Do you have scent memories? A scent memory is often the most powerful memory bank you have. You can go years and years and not smell a certain scent, but smelling it again brings a flood of thoughts, feelings and pictures to the forefront of your mind.
The thing is, the memory can be a good one or a bad one. Men don't much wear Old Spice aftershave anymore, so catching a scent of my father doesn't happen very often. When it does, I picture him in his hunting clothes, a shotgun, and me along side him. Hunting in the Fall. For some reason, that picture comes up. He certainly wore Old Spice almost every day, but the hunting picture and feelings are the most pleasant. Once that picture comes up, then I also have scent memories of wet hunting dogs, dead leaves, gunpowder, muddy boots, and beer.
On the other hand, there are negative smells. Smells, that if you never catch a wiff of them again, it would be too soon. Unfortunately, a particularly pungent and negative smell for me, seems to be everywhere---diesel fuel.
When I lived in the city, delivery trucks and busses would belch big, fat diesel fumes. Now I live in a more rural area, and I'm surrounded by F-250s and Chevy 4x4s. All these folks still believe that you need to protect the engine by leaving it running, no matter where you are. Every time the kids and I would stop at Sonic for something, some JoeBob would be sitting there letting his truck burn and pollute the air around me. I would just have to deal with it.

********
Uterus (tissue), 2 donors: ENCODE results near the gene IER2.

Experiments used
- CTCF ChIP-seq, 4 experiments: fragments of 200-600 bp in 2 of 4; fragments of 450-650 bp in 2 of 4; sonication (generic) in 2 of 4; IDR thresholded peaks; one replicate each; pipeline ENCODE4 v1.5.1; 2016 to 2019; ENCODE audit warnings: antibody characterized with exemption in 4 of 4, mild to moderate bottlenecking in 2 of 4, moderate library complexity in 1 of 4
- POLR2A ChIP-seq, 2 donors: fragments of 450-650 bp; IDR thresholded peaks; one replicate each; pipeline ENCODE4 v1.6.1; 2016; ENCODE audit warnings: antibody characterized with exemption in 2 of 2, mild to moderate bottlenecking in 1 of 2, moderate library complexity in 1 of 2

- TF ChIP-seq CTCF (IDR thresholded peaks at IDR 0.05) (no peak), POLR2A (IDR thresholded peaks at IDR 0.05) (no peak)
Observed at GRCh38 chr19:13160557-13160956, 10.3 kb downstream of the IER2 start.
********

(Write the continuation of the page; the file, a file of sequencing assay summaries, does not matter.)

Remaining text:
The origin of the negativity regarding the smell of diesel is 25 years old. I was dating a young man that I thought would be my one, true love. He always said he loved me, but kept me at arms length. He and some buddies planned a ski trip to Colorado one winter. The buddies talked him into taking me along. They were taking their girlfriends.
To cut costs, we all took a chartered bus there from Kansas City. It started off okay, and slowly it became apparent that he really didn't want me along. He felt that guys and girls shouldn't vacation together, even if no time was ever spent alone together. Guys in one hotel room, girls in the other. The trip out to Colorado was long. We stopped twice along the way to pick up other folks. All the while, the motor was running. The smell of diesel began to permeate every crack and crevice of the bus. Between that and the cigarette smoke, I felt ill for most of the ride.
Once in Colorado, the young man would barely hold my hand---"You shouldn't be here. This isn't right in God's eyes, us vacationing together." I was crushed.
By the time we headed home, I was miserable and just wanted to get home. Of course, the middle of Kansas is no place to be in the dead of winter. Blizzards are the stuff of legends there. The highway patrol didn't close the interstate, but they might as well have. We barely crept above 25mph for 10 hours straight. I felt like I could have walked across Kansas more quickly than that stinky, old bus was moving.
By the time we reached Kansas City, the smell of diesel was a part of my soul. My heart ached and diesel had become forever etched to that feeling. Of course, the feeling faded and really is gone, but the dislike of the smell is still very much there.
Today at the farm, the delivery truck came by me for the hundredth time since I started volunteering there in November. Of course, it's a diesel. Until today, I just choked and held my nose. Today, I was given a new scent memory to go with diesel-----happiness because of working at the farm. It now tells me that food is moving out of the fields and into the barn to be washed, packed, loaded and delivered. Food I picked. Food I have sore muscles for. Food I eat with delight. Food I share with other people, new friends. Food that makes me happy.
I wonder how many people are lucky enough to switch a bad scent memory into a good one? Do you have a memory triggered by a scent? Good or bad?